5 of my favorite psychology books

52 Comments

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One of my favorite questions to ask people is, “Who do you admire?” That and “What kind of underwear are you wearing?” You can learn a lot about someone with these questions. Trust me. I tested it.

It’s always fascinating to hear what people are reading. And since one of the most common emails I get is, “What books do you read?” I thought I’d share 5 of my favorite psychology books here.

I’ve told you how I spend over $50,000/year investing in myself via courses, books, conferences, and travel. The amount isn’t the point. The fact that you can accelerate your career, health, productivity, and relationships by years is an incredible thing.

In fact, books are some of the best investments you can make. My book, for example, took about 10 years to develop and 2 years to write. It costs less than $10. You can tap into the very best of my automated systems for less than the cost of a movie ticket — and get results like this.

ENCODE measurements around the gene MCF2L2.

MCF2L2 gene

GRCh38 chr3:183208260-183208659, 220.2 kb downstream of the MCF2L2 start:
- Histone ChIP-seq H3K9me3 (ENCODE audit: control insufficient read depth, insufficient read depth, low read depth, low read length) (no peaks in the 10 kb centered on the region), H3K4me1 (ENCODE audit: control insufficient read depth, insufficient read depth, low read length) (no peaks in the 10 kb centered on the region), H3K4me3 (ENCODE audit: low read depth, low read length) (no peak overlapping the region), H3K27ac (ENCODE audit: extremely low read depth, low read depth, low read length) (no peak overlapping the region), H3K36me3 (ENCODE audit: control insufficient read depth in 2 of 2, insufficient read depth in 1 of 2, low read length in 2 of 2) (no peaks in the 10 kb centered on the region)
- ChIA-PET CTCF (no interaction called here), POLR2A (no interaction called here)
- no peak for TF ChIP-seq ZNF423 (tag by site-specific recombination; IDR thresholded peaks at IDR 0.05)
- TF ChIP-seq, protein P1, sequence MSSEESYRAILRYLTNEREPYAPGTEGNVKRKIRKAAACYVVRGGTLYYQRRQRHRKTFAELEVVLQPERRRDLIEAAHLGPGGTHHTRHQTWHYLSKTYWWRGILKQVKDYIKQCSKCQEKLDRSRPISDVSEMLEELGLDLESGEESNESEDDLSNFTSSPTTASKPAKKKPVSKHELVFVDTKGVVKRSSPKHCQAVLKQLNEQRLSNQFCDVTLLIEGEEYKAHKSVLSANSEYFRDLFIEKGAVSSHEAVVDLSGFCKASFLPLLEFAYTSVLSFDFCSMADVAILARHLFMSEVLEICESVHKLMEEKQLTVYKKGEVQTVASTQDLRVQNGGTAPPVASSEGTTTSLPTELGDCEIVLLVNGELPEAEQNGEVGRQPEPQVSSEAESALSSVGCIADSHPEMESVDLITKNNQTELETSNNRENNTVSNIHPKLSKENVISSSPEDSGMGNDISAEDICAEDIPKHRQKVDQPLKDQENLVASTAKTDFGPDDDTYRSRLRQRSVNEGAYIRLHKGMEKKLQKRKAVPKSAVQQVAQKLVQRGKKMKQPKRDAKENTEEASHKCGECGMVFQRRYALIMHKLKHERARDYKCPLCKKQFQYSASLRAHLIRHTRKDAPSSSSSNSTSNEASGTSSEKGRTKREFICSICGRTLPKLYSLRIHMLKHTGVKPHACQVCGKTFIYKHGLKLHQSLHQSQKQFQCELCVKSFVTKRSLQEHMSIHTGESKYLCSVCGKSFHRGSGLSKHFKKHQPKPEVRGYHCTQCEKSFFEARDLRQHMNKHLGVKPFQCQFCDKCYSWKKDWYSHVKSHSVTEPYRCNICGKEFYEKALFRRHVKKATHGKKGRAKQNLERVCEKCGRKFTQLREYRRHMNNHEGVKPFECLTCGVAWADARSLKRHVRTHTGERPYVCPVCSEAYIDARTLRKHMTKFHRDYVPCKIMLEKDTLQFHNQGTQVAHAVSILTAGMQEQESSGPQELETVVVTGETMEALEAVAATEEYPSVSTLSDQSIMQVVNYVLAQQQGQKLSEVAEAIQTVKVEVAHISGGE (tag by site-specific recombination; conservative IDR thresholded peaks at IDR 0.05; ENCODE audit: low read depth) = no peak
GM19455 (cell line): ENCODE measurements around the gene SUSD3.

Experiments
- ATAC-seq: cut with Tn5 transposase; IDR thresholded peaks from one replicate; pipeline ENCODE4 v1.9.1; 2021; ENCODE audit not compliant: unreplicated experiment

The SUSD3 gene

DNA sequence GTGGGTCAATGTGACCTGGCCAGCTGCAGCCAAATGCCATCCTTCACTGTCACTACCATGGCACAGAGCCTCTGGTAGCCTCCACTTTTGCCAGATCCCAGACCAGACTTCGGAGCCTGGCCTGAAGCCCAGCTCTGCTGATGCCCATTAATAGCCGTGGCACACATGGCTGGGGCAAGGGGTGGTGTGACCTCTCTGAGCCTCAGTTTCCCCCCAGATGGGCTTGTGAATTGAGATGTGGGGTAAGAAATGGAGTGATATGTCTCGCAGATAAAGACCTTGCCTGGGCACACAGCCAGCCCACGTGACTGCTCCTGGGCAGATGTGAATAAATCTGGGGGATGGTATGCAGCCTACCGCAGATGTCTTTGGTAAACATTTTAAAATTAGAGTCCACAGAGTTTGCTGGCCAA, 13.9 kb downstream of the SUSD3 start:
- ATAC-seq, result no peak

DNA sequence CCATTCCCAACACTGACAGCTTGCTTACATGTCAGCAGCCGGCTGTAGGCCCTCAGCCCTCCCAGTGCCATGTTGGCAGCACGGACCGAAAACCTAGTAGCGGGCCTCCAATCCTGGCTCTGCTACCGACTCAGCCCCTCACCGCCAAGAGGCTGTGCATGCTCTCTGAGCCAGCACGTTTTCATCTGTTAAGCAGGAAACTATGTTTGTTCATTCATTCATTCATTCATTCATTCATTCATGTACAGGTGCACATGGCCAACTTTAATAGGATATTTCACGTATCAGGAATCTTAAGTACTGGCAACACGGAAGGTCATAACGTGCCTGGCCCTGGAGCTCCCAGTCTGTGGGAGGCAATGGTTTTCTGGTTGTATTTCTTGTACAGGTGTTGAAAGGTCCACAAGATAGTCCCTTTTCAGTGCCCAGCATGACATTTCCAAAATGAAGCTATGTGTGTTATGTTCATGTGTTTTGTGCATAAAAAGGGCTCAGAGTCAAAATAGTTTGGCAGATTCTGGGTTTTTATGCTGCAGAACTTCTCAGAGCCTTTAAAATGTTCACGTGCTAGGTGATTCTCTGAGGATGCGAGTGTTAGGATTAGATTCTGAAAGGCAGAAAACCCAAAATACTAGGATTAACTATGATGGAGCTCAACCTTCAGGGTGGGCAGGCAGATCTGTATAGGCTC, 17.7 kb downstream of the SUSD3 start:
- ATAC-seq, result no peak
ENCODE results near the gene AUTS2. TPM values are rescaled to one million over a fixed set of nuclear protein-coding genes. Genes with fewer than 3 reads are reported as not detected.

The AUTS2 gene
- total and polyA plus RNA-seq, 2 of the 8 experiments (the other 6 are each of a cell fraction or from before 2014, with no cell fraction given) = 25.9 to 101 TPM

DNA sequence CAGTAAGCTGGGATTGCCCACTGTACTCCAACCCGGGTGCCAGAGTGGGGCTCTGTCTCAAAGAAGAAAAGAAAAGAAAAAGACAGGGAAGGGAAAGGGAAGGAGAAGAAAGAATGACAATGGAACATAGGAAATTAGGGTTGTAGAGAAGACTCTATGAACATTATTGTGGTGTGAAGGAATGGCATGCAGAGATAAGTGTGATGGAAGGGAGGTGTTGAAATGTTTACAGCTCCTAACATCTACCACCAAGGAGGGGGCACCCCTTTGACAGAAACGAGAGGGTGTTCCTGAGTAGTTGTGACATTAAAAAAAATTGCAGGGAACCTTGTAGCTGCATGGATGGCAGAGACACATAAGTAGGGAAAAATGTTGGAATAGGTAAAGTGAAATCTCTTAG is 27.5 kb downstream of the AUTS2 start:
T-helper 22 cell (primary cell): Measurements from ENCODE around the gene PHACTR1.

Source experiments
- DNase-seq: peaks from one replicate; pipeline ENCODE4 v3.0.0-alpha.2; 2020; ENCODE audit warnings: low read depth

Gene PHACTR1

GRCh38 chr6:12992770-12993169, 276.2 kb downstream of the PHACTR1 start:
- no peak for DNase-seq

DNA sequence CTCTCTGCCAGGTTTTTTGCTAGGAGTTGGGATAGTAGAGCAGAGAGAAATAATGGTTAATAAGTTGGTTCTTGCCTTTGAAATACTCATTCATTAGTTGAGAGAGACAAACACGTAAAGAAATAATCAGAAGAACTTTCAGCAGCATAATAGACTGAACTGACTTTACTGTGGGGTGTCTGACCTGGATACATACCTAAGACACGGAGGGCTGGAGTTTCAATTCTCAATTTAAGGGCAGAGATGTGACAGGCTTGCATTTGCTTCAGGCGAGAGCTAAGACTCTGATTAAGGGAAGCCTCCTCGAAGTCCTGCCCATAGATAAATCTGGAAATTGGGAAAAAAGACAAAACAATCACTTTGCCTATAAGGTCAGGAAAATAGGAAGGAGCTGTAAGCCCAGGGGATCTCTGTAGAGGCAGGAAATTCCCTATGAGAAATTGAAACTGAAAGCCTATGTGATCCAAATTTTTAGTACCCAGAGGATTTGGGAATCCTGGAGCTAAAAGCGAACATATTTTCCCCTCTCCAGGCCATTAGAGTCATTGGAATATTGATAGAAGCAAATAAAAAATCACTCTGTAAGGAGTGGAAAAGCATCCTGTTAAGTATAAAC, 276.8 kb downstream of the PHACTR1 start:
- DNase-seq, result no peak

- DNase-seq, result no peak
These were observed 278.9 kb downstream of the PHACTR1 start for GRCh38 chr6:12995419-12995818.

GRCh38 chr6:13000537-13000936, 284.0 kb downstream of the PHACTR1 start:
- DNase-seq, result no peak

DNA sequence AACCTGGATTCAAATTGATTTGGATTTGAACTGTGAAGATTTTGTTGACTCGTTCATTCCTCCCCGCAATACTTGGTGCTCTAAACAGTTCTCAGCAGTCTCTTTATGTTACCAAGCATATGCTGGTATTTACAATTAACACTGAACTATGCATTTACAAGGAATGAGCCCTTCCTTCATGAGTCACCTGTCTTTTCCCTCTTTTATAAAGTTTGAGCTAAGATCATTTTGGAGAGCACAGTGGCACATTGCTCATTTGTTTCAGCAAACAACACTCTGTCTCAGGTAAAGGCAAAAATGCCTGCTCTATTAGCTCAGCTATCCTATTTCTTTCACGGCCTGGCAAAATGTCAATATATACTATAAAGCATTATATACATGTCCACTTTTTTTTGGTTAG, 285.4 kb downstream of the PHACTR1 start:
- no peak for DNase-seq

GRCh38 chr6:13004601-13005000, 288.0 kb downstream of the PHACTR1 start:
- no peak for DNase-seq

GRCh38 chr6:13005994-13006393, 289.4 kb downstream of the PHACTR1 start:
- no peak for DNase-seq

So, I hope you decide to pick up one of these books — or any other great book — today. After reading hundreds of books on psychology, I’m only going to share the very best ones with you. Each of these has changed my life.

 

Mindless Eating: Why We Eat More Than We Think
A book ostensibly about our invisible eating habits that is actually a deeply researched, phenomenally interesting book on our behavior. If you’ve ever wondered why you can’t lose weight even though you really want to, this book will explain how our situational circumstances are profoundly related to our behavior. Read this and you will never think the same about food or health again.